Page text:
By mid 1788, Mozart and his family moved from central Vienna to cheaper lodgings in the suburb of Alsergrund. Mozart began to borrow money, most often from his friend and fellow Mason Michael Puchberg; "a dismal series of begging letters" (New Grove) survives. Maynard Solomon and others have suggested the Mozart suffered from depression at this time, and it seems his output rate sank somewhat (see Köchel-Verzeichnis). The major works of the period include the last three symphonies (1788: 39, 40, 41; it is not certain whether these were performed in Mozart's lifetime), and the last of the three Da Ponte operas, Cosi fan tutte, premiered 1790.

During this time Mozart made long journeys hoping to improve his fortunes: a visit in spring of 1789 to Leipzig, Dresden, and Berlin (see Mozart's Berlin journey), and a 1790 visit to Frankfurt, Mannheim, and other German cities. The trips produced only isolated success and did not solve Mozart's financial problems.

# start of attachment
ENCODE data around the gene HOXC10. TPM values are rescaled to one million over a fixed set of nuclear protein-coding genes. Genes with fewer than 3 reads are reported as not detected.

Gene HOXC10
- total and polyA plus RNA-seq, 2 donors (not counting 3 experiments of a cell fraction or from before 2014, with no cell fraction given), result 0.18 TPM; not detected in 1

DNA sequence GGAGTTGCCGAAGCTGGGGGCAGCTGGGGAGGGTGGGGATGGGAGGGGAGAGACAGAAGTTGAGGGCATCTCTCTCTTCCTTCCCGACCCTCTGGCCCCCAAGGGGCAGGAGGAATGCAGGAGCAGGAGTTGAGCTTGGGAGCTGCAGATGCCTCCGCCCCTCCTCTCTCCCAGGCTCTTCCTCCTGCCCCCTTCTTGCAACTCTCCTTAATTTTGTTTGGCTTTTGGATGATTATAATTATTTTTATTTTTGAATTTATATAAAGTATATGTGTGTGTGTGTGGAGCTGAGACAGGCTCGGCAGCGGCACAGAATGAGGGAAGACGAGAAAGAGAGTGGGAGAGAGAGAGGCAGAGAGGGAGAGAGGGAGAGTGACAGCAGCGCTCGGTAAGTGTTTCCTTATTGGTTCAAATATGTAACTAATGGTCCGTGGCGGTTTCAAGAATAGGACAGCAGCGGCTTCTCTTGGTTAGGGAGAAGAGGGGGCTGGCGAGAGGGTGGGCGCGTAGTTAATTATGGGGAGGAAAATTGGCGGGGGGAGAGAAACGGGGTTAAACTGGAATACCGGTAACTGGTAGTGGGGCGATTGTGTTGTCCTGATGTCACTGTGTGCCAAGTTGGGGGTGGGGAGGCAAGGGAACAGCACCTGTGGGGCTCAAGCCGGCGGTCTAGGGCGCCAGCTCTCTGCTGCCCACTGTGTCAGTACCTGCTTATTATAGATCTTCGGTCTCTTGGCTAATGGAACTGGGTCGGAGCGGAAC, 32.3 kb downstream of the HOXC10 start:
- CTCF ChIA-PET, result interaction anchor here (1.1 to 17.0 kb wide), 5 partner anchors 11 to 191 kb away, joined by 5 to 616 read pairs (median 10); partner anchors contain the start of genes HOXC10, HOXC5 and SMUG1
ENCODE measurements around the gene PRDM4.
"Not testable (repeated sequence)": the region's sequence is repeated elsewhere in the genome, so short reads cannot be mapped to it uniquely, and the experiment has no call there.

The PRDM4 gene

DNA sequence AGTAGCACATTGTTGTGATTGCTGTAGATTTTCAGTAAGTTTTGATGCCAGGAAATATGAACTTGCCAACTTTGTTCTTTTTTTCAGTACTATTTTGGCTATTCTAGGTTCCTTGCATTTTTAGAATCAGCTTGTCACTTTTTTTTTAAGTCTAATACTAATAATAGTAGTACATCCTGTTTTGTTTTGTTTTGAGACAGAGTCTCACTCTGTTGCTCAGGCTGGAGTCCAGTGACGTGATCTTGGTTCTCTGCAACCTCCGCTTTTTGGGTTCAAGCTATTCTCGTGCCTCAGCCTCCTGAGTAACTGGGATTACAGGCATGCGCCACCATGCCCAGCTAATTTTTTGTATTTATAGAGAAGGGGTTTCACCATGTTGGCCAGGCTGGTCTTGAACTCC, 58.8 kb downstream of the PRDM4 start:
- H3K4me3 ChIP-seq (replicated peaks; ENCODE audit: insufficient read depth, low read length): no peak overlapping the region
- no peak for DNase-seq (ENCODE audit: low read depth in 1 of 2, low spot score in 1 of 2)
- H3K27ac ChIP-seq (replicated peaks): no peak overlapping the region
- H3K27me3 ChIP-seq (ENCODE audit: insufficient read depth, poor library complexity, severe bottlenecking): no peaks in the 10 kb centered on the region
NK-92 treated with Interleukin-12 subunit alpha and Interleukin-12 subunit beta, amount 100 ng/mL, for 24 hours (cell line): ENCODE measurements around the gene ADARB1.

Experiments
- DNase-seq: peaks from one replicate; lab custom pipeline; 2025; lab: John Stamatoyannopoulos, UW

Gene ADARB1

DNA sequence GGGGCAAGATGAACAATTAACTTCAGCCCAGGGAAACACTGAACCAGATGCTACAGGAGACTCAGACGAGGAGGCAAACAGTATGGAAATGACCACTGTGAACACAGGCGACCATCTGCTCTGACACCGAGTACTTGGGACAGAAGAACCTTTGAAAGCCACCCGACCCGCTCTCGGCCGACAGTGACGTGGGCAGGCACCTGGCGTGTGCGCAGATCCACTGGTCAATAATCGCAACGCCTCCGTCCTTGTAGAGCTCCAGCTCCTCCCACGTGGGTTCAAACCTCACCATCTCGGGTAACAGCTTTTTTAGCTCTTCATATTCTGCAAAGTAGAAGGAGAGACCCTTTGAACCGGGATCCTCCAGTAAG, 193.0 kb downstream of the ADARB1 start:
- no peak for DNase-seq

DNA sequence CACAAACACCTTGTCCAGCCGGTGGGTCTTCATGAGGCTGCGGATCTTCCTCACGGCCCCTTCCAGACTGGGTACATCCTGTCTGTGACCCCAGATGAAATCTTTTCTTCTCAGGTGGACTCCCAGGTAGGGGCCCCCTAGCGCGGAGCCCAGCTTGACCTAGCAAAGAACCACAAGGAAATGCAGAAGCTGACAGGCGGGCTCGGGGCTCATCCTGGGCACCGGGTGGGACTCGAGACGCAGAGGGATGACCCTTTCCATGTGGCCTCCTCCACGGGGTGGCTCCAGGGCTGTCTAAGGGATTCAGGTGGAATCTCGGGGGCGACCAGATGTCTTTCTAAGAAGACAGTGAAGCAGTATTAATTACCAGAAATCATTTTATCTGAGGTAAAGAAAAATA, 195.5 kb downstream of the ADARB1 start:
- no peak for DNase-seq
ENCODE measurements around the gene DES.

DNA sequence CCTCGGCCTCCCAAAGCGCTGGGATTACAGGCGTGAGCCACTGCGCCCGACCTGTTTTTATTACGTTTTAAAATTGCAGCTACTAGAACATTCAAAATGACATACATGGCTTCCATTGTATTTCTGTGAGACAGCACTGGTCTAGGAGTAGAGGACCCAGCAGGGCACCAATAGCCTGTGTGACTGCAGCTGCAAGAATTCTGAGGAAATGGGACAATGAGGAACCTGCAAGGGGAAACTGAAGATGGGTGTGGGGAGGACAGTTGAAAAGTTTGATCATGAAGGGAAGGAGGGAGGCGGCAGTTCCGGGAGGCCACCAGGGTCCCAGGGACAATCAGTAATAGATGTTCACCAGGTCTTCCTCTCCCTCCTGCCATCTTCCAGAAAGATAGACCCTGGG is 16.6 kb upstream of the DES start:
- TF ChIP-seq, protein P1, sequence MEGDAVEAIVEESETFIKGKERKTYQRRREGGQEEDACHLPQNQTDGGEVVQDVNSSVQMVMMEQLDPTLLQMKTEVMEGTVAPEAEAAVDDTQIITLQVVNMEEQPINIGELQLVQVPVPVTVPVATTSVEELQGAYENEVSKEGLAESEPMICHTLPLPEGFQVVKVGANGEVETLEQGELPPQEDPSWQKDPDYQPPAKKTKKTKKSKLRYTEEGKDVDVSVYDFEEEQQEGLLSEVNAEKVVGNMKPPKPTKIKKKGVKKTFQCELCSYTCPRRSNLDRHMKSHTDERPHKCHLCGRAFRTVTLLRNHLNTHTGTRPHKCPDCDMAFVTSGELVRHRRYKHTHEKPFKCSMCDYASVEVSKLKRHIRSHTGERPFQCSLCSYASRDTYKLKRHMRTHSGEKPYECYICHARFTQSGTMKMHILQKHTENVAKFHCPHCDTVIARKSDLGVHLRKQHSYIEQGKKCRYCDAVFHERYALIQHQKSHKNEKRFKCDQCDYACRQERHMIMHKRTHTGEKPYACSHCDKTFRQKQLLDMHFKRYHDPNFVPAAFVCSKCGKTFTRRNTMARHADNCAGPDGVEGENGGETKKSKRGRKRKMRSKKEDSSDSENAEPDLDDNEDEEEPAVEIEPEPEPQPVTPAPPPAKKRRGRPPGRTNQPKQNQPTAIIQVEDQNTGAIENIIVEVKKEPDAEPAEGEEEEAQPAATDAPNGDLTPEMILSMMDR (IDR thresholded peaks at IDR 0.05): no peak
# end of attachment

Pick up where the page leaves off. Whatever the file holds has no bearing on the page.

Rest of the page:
Mozart's last year was, until his final illness struck, one of great productivity and (in the view of biographer Maynard Solomon) personal recovery. During this time Mozart wrote a great deal of music, including some of the works for which he is most admired today: the opera The Magic Flute, the final piano concerto (K. 595 in B flat), the Clarinet Concerto K. 622, the last in his great series of string quintets (K. 614 in E flat), the revised version of his 40th Symphony, the motet Ave verum corpus K. 618, and the unfinished Requiem.

Mozart's financial situation, which in 1790 was the source of extreme anxiety to him, also began to improve. Although the evidence is uncertain it appears that admiring wealthy patrons in Hungary and in Amsterdam pledged annuities to Mozart, in return for the occasional composition. Mozart also probably made considerable money from the sale of dance music that wrote for his job as Imperial chamber composer. He ceased to borrow large sums from Puchberg and made a start on paying off his debts.